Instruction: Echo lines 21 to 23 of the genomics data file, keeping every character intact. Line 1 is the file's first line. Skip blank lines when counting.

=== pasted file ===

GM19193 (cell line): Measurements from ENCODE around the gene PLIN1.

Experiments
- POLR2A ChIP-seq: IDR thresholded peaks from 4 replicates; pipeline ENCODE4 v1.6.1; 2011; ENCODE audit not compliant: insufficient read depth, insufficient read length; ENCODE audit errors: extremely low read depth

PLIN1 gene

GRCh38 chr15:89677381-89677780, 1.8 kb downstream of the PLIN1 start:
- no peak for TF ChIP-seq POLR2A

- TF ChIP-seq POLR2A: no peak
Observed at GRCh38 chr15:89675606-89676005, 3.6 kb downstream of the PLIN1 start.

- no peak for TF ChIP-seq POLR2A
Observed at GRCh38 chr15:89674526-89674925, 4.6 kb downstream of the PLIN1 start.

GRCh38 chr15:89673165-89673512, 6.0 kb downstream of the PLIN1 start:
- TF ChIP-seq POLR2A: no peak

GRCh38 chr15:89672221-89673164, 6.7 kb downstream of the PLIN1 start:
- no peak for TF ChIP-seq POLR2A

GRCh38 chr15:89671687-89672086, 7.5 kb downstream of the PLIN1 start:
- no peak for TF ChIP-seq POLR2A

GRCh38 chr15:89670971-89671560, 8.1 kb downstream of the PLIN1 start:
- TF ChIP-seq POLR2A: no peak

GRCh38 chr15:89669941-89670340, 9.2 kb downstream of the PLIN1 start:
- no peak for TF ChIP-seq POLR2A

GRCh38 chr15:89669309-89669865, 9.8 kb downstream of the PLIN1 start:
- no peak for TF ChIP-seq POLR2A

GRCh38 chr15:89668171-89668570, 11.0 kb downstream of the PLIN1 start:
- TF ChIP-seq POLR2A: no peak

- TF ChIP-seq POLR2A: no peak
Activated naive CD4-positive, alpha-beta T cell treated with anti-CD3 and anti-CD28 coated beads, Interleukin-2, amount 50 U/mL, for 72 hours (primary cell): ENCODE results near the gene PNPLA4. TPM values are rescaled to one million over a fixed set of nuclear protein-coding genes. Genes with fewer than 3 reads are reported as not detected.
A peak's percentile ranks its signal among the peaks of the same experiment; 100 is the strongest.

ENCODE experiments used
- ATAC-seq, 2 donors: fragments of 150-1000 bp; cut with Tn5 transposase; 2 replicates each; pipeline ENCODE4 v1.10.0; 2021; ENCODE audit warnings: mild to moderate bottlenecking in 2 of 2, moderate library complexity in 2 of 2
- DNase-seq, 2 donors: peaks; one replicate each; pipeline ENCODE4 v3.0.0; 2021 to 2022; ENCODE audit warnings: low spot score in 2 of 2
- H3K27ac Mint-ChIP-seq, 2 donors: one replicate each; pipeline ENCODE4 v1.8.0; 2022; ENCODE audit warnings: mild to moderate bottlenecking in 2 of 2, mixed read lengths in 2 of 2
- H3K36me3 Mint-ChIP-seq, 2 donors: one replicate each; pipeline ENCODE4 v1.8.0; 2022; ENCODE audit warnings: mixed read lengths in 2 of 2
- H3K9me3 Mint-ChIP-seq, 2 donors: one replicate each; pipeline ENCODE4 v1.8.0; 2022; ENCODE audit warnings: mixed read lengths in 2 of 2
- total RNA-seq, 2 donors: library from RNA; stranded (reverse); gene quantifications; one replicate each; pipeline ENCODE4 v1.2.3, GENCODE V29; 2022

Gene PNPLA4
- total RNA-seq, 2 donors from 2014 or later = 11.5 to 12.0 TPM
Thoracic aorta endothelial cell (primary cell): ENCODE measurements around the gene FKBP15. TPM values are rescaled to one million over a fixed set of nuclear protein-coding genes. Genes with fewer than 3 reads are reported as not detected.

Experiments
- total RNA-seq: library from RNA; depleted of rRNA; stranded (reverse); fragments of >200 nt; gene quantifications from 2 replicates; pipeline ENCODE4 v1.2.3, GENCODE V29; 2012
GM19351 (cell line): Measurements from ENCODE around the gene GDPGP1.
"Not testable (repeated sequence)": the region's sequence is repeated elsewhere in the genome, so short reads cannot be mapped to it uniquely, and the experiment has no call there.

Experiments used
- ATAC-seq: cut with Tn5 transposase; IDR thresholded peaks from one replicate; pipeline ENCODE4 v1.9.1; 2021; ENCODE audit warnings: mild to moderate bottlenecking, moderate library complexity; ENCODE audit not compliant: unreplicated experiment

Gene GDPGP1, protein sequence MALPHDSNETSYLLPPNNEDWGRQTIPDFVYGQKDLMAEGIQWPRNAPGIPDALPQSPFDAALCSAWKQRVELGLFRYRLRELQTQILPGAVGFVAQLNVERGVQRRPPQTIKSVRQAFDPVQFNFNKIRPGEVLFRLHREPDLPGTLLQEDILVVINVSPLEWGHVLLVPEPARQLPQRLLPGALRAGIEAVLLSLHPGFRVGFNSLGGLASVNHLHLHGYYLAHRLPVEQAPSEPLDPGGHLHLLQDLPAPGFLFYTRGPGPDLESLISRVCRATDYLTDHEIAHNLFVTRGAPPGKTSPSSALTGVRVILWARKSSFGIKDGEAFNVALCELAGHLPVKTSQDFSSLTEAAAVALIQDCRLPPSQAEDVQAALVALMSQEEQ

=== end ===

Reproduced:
GRCh38 chr15:89669309-89669865, 9.8 kb downstream of the PLIN1 start:
- no peak for TF ChIP-seq POLR2A

GRCh38 chr15:89668171-89668570, 11.0 kb downstream of the PLIN1 start: